The clinic provided an ideal opportunity for dental and dental hygiene students to have an educational experience above and beyond the traditional classroom. This project also reflects the UBC Faculty of Dentistry’s mandate to improve the oral health of people in need, promote health education and social betterment, and enhance students’ awareness and role as global citizens through community service.
The Kuper Island dental clinic was organized by UBC alumnus and Rotary Club member Doug Nielsen DMD 1972, his wife Susan and other volunteers, with support from the Dental Mission Project. This organization, which Nielsen was instrumental in forming, provides portable supplies and equipment to dental professionals who want to organize a dental mission to communities, anywhere in the world, in need of oral health care.
Upon arriving at Chemainus, the clinic team was introduced to retired police officer Bob Blacker, district governor for the Rotary Club. Blacker and the Rotary Club work closely with Government House and Lt-Gov. Steven L. Point OBC on literary projects in remote and underserved BC communities. It was Blacker and fellow Rotarian Doug Neilsen who originally saw the potential of providing dental services on Kuper Island at the same time as the Rotary Club was to build a library in the community.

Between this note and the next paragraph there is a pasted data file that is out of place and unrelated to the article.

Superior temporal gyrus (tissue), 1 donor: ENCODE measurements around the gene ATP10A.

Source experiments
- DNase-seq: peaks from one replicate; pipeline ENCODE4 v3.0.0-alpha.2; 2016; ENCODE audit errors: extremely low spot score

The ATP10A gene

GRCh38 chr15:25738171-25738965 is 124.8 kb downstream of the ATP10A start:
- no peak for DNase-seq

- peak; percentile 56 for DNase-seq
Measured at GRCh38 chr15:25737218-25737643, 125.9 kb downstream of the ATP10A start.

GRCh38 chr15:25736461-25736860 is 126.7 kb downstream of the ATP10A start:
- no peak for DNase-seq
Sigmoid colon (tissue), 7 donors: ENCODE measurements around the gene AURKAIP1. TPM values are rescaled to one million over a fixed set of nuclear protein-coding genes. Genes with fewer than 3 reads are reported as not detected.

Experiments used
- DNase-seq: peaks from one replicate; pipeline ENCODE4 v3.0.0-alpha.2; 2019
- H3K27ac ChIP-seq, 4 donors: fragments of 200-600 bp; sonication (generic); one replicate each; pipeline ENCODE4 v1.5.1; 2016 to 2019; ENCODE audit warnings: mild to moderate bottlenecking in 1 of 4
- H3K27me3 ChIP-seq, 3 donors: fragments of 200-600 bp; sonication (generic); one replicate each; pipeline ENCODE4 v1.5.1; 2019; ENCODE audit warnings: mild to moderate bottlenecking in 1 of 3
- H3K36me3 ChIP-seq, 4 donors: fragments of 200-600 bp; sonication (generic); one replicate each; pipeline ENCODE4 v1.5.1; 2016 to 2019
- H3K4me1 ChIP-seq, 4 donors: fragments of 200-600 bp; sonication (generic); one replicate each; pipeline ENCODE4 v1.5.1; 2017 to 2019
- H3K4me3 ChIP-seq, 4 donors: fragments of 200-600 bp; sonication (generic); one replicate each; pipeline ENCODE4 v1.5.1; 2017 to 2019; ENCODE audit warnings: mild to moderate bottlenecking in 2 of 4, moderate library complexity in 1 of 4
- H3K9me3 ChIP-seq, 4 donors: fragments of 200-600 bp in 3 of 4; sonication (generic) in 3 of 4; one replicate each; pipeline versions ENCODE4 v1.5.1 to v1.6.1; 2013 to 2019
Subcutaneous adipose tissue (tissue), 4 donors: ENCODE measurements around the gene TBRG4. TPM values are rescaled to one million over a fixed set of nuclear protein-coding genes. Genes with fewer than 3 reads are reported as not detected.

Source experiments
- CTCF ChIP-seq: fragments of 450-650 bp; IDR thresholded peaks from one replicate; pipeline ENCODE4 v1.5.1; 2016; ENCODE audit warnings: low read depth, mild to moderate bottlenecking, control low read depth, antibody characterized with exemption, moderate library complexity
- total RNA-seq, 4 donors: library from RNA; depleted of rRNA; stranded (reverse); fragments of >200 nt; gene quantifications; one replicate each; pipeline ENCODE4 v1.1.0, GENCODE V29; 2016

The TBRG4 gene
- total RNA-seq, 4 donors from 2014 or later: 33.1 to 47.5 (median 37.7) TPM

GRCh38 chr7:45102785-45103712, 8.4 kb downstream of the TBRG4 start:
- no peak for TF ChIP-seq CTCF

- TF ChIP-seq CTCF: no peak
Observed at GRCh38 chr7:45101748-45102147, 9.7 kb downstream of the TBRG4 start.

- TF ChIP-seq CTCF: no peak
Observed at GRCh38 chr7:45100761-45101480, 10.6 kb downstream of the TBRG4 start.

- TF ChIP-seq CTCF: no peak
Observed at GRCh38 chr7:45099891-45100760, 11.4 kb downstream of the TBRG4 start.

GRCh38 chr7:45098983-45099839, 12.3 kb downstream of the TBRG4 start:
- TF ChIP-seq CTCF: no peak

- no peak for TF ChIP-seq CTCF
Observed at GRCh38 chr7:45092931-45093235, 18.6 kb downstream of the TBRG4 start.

Then third-year dental student Dustin George was involved with the project from the beginning. “I understood this project would be a unique opportunity to exercise my newly acquired clinical skills—but it proved to be more than that. I discovered an ability to be flexible and more culturally sensitive as I adopted an open mind and a go-with-the-flow attitude. It was a strikingly different setting from what I was used to at the UBC dental clinic or other community volunteer dental clinics in the Vancouver area.”
Dustin remembers day one: “We arrived at the school gymnasium, where we would assemble our temporary dental clinic using three portable dental chairs and other equipment. Karen Milanese, the school principal, had been instrumental in organizing patients and encouraging community members to attend the clinic. People began to arrive, slowly at first, in family groups—children, parents, grandparents, uncles and aunts. I learned that members of this community operate as family units; the team adopted a flexible treatment schedule in order to accommodate the needs of the whole family. By day three,” Dustin continues, “we had provided dental services for 68 people on the island—a true team effort!”
Regarding his own future as a health care provider, Dustin says, “My Kuper Island experience taught me the importance of helping all communities find better health. It doesn’t matter if the community is around the world or in our own backyard—I can make a difference.”
To find out more about how to include dental and dental hygiene students in a community volunteer program, please contact contact Dr. Bill Brymer, UBC Faculty of Dentistry, at: Sbbrymer@interchange.ubc.ca or email@example.com